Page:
I just found out that Ani DiFranco released her new studio album last month, and I’m absolutely ecstatic. Technically, this shouldn’t come as a surprise as DiFranco has released a full studio album virtually every single year since she first debued in 1990. But I’ve been so enthralled by her latest album, Knuckle Down, that I still listen to it with the happy satisfaction I had a week after I had purchased it.
Ani DiFranco’s story is nothing short of inspirational: Starting out playing Beatles covers at the age of nine in local haunts around her hometown of Buffalo, New York, she moved on to writing poetry to her own music as a teenager in New York City. She founded her own record label–Righteous Babe Records–at the age of eighteen with just fifty dollars, and turned down many major record deals along the way. A poet at her core, DiFranco’s style has created a niche of its own with her spoken word interludes, staccato melodies and aggressive fingerpicking in a plethora of tunings. Today, after a decade and a half of writing, touring and playing for crowds of loyal listeners all around the world, her music still maintains the level of honesty and forthrightness for which she has been so well known. And as she aptly puts it, ‘folk music is not an acoustic guitar–that’s not where the heart of it is. I use the word ‘folk’ in reference to punk music and rap music. It’s an attitude, it’s an awareness of one’s heritage, and it’s a community. It’s sub-corporate music that gives voice to different communities and their struggle against authority.’
An inspiring example of how an individual can be self-sufficient and far-removed from a world of excess hyped up over egoism and commercial culture, DiFranco has until this day maintained her strong, highly respected independence. She has lent her voice to issues such as racism, sexism, sexual abuse, homophobia, reproductive rights, poverty, and war. In recent years, she has also been responsible for saving the Asbury Delaware Methodist Church from demolition, which has since been turned it into an entertainment venue and the new headquarters for Righteous Babe. And during her Vote Dammit! Tour, she was active in encouraging as many people as possible to get involved and take the initiative to vote in the 2000 US presidential election.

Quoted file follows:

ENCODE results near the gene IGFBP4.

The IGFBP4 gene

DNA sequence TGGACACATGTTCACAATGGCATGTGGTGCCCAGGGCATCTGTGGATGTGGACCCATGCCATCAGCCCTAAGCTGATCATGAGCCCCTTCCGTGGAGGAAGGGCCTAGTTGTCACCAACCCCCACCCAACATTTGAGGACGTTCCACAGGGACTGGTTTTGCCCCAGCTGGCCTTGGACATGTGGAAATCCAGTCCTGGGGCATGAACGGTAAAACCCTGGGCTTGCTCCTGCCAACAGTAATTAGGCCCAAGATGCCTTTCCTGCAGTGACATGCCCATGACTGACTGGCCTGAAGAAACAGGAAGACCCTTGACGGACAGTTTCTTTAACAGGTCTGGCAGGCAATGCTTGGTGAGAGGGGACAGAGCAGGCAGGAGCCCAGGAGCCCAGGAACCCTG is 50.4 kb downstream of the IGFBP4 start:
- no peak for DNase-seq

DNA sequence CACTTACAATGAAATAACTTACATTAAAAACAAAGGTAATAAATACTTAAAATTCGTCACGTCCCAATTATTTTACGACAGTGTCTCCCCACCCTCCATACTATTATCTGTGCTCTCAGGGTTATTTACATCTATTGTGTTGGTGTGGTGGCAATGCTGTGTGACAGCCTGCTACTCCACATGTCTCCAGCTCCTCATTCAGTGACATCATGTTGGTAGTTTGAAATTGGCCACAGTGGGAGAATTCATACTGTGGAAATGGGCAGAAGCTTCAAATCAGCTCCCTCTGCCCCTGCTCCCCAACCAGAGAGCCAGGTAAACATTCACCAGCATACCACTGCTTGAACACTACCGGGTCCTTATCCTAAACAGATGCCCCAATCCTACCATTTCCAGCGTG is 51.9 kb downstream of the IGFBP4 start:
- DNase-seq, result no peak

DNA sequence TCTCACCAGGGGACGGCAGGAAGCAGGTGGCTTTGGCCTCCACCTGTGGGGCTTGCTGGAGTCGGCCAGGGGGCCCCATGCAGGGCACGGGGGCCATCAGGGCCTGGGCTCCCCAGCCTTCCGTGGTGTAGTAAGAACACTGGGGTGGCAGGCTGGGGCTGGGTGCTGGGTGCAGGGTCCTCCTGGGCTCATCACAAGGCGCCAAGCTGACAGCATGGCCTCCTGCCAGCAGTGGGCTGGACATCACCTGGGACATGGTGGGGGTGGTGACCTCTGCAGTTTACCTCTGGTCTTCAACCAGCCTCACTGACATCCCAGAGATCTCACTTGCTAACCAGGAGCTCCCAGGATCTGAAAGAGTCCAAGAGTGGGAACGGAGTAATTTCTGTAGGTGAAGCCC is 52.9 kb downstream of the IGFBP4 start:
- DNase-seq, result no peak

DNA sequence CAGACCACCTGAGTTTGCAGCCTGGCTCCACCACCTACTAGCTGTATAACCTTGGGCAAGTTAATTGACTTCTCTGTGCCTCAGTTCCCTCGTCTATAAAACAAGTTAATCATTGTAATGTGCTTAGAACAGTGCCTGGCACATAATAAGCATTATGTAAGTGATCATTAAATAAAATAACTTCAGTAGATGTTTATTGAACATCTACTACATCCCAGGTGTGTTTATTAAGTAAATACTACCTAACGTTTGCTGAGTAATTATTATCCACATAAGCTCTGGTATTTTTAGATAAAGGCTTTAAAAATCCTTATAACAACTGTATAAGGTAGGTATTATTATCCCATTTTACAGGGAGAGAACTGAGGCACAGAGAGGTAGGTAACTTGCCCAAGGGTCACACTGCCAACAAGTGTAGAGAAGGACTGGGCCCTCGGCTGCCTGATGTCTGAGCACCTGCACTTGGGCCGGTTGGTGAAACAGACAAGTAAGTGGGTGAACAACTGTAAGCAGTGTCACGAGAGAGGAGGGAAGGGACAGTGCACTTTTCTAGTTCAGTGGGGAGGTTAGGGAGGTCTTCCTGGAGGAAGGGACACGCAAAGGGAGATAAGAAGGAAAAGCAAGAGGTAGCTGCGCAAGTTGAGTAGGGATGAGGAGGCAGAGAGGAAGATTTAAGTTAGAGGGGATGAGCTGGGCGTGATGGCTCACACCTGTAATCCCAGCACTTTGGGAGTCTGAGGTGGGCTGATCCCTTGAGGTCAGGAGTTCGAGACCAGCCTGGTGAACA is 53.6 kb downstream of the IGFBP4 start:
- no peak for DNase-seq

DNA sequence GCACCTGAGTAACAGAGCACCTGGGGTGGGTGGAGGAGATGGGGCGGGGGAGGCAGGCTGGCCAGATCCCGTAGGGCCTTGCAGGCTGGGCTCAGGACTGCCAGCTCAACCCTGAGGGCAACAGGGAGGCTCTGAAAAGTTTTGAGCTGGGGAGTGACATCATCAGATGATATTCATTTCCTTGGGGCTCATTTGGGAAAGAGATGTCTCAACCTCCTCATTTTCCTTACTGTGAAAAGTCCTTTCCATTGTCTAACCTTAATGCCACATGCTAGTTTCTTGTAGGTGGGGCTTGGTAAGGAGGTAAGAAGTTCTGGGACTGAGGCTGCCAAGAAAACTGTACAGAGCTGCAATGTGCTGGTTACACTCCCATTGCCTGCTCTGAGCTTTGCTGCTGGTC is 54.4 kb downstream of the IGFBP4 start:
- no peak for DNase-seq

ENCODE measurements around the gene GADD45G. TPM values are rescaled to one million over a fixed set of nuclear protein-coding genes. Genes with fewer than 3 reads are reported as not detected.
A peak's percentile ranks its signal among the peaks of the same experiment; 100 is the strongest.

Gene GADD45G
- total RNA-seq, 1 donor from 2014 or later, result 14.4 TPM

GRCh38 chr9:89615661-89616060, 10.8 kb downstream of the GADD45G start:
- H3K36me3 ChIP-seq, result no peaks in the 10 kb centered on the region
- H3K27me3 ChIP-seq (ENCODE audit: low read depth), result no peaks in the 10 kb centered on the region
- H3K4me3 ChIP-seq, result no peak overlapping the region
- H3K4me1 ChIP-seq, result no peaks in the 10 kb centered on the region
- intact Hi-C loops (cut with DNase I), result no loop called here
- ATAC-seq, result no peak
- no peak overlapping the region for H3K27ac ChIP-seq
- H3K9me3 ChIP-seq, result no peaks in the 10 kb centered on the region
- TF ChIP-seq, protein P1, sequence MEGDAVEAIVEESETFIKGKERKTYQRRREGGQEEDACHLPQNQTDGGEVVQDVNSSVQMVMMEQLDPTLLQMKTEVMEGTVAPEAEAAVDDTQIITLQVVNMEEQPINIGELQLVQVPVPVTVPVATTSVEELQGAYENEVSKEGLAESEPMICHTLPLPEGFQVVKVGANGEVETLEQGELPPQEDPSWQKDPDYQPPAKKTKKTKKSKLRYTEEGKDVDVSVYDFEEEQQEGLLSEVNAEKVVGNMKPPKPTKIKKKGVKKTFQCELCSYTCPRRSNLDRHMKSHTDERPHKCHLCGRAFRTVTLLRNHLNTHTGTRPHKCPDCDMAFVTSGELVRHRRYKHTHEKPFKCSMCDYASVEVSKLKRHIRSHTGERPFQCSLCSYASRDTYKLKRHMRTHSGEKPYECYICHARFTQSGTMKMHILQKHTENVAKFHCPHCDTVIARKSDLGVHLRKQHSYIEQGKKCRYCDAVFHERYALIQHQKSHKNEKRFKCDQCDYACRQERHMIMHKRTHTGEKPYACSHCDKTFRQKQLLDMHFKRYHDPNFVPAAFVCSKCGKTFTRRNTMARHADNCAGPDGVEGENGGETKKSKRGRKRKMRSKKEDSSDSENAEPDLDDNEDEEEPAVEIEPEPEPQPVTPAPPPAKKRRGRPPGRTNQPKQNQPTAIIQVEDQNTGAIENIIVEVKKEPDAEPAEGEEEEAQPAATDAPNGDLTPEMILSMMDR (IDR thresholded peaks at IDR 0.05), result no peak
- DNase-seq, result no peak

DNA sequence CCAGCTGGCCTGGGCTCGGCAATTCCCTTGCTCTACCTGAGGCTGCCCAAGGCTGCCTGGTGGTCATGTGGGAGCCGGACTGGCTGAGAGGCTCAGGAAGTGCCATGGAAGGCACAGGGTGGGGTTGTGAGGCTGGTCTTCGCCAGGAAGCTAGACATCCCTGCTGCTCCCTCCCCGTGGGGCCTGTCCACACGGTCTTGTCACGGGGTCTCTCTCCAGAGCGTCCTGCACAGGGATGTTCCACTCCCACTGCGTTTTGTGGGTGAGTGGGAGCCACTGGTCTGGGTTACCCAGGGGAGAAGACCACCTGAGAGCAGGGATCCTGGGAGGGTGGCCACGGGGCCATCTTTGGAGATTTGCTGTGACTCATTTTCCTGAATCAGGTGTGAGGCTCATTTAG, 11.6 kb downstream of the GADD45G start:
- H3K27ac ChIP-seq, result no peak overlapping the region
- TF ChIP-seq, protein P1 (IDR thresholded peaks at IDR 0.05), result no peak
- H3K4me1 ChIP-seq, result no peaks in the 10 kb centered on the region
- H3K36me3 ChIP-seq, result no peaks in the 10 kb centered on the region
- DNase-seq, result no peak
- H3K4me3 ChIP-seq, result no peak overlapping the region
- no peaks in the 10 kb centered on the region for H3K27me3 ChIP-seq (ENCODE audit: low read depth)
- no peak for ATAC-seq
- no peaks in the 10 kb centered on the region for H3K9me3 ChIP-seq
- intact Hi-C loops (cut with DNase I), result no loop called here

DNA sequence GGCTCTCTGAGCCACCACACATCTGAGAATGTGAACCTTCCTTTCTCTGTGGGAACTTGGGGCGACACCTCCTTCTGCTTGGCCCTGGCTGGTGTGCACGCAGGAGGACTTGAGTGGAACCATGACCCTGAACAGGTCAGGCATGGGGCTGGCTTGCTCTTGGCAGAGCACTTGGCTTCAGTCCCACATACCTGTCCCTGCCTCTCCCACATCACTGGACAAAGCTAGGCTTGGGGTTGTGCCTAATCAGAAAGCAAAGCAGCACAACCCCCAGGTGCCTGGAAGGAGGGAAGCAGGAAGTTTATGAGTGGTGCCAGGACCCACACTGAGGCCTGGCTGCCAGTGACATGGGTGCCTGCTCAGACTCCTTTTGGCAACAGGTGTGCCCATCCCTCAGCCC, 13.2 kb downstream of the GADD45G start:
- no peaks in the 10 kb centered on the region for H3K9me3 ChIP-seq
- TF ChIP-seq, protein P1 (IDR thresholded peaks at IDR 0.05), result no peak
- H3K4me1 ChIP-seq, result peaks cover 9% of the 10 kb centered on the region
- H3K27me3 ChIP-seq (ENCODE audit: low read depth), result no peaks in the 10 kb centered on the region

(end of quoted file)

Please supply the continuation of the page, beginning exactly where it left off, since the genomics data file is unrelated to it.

Her latest album, Reprieve, is a new mixture of DiFranco’s older styles and styles exhibited in recent years. The cover art shows an image of a tree photographed in Nagasaki on August 10, 1945 in the aftermath of the atomic bomb, by Japanese photographer Yosuke Yamahata–setting an appropriate tone for the poetry of this highly critical yet calmly introspective album that discusses an array of topics including celebrity, network news, patriarchy, the current US administration, Hurricane Katrina, and her pregnancy. And after sampling the tracks on her album’s website, I can already tell that one of my favourites is ‘Millenium Theatre‘–a song that may very well be the anthem for the 21st century.
I have yet to listen to the album in full to comment about the rest (which I eagerly anticipate–I think one of the first things I’ll do after getting back to London is head to Virgin…), so until then I’ll leave you with one of her remarkable performances with upright bassist Todd Sickafoose from the May 2004 TRUST concert in Washington DC. This is for the song ‘Phase‘, from the Grammy-winning Evolve album…*
*Update/Correction: The video for the TRUST performance of ‘Phase’ has since been removed from YouTube. But instead, here is a toned down yet equally effective live version of my absolute favourite from Reprieve, ‘Millenium Theatre’. Also performed with Todd Sickafoose, it’s from the Henry Rollins Show, dated August 5, 2006:
Sarah Badr © MMVI